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Libya destroys last of its Gaddafi-era chemical weapons

Chemical weapon [cma.army.mil/Wikipedia]

The international community has praised Libya for destroying the last of its chemical weapons from the Gaddafi-era following a ceremony to mark the occasion over the weekend.

The Organisation for the Prohibition of Chemical Weapons (OPCW) confirmed the complete destruction of these materials in Germany which took place on 23 November 2017.

Approximately 500 tonnes of Category 2 chemical agents, labelled as “significant risk”, were reportedly removed from Libya in 2016 and moved to Germany – Libya’s Category 1 and 3 chemicals were previously destroyed.

“Today’s event marks a historic occasion for disarmament and international security. It heralds the end of Libya’s chemical demilitarisation process,” OPCW chief, Ahmet Uzumcu, said at the ceremony held in Germany on Saturday.

Read: Armed group clashes shut airport in Libya capital

According to the Presidency Council’s Foreign Minister, Mohamed Siala, Libya destroyed its chemical weapons in order to prevent the likelihood of them falling into the hands of vigilante groups in the country after long-time leader Muammar Gaddafi was overthrown.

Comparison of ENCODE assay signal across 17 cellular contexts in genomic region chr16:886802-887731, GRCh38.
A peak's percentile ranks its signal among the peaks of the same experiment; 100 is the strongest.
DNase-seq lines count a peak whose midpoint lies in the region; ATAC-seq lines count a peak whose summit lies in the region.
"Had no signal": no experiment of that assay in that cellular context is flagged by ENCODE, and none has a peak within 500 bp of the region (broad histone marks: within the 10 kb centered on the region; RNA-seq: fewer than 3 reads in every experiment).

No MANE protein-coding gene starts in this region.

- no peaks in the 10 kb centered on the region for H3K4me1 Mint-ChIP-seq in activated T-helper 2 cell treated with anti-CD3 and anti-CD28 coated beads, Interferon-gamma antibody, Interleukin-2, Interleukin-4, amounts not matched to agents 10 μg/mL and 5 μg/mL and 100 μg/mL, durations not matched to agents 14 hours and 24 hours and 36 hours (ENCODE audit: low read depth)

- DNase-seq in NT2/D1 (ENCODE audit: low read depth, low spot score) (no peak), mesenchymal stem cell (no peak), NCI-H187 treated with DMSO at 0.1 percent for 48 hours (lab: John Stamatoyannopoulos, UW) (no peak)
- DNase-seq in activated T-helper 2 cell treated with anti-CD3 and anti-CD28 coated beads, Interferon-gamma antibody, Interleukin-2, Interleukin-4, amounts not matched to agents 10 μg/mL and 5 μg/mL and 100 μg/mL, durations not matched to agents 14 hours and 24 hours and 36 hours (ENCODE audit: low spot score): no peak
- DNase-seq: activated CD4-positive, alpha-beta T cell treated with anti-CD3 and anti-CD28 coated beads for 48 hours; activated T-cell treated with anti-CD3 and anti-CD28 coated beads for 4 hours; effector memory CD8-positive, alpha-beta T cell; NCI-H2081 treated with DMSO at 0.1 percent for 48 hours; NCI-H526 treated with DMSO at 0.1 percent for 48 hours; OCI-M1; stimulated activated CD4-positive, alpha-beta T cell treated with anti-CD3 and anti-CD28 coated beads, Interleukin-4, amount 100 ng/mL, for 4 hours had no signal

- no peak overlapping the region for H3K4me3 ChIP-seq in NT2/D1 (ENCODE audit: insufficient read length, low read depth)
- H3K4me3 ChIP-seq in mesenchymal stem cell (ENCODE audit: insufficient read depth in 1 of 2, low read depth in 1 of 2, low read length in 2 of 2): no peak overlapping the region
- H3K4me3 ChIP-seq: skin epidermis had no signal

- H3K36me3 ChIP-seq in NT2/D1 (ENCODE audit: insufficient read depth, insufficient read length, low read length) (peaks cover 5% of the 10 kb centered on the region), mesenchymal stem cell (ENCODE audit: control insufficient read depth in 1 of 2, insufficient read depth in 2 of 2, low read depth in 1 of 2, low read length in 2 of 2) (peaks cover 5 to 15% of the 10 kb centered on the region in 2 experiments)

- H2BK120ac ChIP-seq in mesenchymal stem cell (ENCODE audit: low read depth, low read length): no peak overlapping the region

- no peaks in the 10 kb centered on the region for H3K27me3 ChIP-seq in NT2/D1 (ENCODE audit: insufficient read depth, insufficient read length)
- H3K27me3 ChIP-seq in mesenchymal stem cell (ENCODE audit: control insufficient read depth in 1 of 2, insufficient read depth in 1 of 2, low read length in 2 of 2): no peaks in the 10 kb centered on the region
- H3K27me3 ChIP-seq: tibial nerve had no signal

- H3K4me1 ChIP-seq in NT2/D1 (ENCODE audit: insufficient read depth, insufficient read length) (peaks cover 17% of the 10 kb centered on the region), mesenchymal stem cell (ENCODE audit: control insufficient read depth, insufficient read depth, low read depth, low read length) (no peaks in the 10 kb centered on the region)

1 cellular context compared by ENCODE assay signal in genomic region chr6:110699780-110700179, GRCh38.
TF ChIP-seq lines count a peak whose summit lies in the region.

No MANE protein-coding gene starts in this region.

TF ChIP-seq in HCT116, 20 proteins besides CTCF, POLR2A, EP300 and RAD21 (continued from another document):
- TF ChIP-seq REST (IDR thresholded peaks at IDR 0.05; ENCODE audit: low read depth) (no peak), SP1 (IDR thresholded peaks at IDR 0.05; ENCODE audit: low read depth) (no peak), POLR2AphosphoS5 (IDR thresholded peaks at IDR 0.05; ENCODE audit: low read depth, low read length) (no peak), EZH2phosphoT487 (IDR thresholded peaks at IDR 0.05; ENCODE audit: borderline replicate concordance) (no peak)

The White House released a statement congratulating “Libya for destroying the last remnants of its Qaddafi-era chemical weapons stockpile and satisfying its obligations under the Chemical Weapons Convention.”

The chemical weapons left Libya in August 2016 aboard a Danish vessel to Germany after the UN authorised the elimination of Libya’s last remaining stockpile. In September 2014, Prime Minister Abdullah Thinni pressured the international community for help over the dangerous chemicals fearing it would fall in the hands of terrorists.

Libya has been subjected to an arms embargo since the uprising in 2011 after militant groups along with Daesh gained prominence. PC head Fayez Al-Sarraj along with rival leader Khalifa Haftar have since called on the UN to lift the embargo.

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